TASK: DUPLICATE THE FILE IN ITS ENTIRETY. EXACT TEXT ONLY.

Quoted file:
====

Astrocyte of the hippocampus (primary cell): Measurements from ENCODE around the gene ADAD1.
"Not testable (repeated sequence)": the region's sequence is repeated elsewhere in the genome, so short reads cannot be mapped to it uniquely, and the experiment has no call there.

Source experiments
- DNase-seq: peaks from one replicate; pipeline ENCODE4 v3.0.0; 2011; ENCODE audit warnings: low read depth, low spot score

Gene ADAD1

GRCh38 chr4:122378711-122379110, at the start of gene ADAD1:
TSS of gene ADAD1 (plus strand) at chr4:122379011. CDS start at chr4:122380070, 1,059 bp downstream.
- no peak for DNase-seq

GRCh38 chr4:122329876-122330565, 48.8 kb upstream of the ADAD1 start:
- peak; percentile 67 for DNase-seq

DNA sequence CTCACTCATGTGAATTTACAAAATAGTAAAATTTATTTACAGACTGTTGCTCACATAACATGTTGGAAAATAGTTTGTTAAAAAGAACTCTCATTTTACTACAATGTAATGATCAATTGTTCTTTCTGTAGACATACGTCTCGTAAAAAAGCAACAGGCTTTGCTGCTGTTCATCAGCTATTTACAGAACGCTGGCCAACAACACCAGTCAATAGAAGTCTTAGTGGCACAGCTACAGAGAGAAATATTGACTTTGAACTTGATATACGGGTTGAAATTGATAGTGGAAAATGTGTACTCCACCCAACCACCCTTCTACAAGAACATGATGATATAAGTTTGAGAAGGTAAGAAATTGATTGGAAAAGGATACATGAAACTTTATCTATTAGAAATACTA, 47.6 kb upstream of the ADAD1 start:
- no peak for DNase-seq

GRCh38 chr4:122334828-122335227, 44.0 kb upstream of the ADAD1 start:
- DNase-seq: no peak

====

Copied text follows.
Astrocyte of the hippocampus (primary cell): Measurements from ENCODE around the gene ADAD1.
"Not testable (repeated sequence)": the region's sequence is repeated elsewhere in the genome, so short reads cannot be mapped to it uniquely, and the experiment has no call there.

Source experiments
- DNase-seq: peaks from one replicate; pipeline ENCODE4 v3.0.0; 2011; ENCODE audit warnings: low read depth, low spot score

Gene ADAD1

GRCh38 chr4:122378711-122379110, at the start of gene ADAD1:
TSS of gene ADAD1 (plus strand) at chr4:122379011. CDS start at chr4:122380070, 1,059 bp downstream.
- no peak for DNase-seq

GRCh38 chr4:122329876-122330565, 48.8 kb upstream of the ADAD1 start:
- peak; percentile 67 for DNase-seq

DNA sequence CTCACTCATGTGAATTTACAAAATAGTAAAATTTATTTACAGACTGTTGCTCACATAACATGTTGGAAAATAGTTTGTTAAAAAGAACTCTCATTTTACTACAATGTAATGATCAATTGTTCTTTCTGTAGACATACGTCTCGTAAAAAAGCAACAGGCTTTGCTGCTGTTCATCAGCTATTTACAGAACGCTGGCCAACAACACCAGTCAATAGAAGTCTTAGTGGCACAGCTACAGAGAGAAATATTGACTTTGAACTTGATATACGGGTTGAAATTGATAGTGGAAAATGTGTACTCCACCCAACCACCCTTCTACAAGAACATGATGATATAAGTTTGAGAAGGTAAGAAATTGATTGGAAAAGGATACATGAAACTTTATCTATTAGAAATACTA, 47.6 kb upstream of the ADAD1 start:
- no peak for DNase-seq

GRCh38 chr4:122334828-122335227, 44.0 kb upstream of the ADAD1 start:
- DNase-seq: no peak